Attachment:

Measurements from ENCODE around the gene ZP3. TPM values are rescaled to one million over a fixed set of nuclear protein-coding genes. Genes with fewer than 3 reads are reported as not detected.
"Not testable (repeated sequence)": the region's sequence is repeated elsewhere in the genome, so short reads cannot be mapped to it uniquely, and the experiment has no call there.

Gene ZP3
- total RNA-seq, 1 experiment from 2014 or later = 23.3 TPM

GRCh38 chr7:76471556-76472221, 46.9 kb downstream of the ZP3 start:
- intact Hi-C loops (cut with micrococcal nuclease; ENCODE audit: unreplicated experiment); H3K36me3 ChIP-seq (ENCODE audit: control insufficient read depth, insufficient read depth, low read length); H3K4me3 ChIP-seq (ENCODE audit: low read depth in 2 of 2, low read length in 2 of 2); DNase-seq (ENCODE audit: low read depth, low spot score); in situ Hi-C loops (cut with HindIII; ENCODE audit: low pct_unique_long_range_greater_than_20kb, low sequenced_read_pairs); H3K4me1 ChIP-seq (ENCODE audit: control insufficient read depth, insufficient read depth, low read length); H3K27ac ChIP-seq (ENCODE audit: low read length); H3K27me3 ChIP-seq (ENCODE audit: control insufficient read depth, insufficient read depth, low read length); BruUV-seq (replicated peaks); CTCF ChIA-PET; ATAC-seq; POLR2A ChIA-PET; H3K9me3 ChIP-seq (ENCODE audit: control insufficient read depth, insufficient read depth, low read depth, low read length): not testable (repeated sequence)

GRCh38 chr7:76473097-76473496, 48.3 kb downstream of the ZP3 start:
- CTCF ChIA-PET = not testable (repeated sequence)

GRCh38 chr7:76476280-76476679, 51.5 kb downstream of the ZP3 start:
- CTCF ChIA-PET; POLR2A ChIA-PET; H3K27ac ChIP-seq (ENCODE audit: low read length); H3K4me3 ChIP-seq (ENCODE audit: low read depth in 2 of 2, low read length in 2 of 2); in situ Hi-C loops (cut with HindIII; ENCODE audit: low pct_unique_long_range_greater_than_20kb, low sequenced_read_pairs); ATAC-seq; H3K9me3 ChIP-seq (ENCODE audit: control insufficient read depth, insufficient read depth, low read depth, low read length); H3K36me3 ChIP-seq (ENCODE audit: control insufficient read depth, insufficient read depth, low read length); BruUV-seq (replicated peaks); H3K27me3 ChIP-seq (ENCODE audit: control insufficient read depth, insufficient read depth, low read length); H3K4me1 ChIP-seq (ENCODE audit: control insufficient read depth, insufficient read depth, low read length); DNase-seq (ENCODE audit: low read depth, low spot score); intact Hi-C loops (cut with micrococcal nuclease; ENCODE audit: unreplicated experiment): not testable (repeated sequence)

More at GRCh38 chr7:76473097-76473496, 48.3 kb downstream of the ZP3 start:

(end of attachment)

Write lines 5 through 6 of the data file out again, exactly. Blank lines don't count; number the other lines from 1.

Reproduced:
GRCh38 chr7:76471556-76472221, 46.9 kb downstream of the ZP3 start:
- intact Hi-C loops (cut with micrococcal nuclease; ENCODE audit: unreplicated experiment); H3K36me3 ChIP-seq (ENCODE audit: control insufficient read depth, insufficient read depth, low read length); H3K4me3 ChIP-seq (ENCODE audit: low read depth in 2 of 2, low read length in 2 of 2); DNase-seq (ENCODE audit: low read depth, low spot score); in situ Hi-C loops (cut with HindIII; ENCODE audit: low pct_unique_long_range_greater_than_20kb, low sequenced_read_pairs); H3K4me1 ChIP-seq (ENCODE audit: control insufficient read depth, insufficient read depth, low read length); H3K27ac ChIP-seq (ENCODE audit: low read length); H3K27me3 ChIP-seq (ENCODE audit: control insufficient read depth, insufficient read depth, low read length); BruUV-seq (replicated peaks); CTCF ChIA-PET; ATAC-seq; POLR2A ChIA-PET; H3K9me3 ChIP-seq (ENCODE audit: control insufficient read depth, insufficient read depth, low read depth, low read length): not testable (repeated sequence)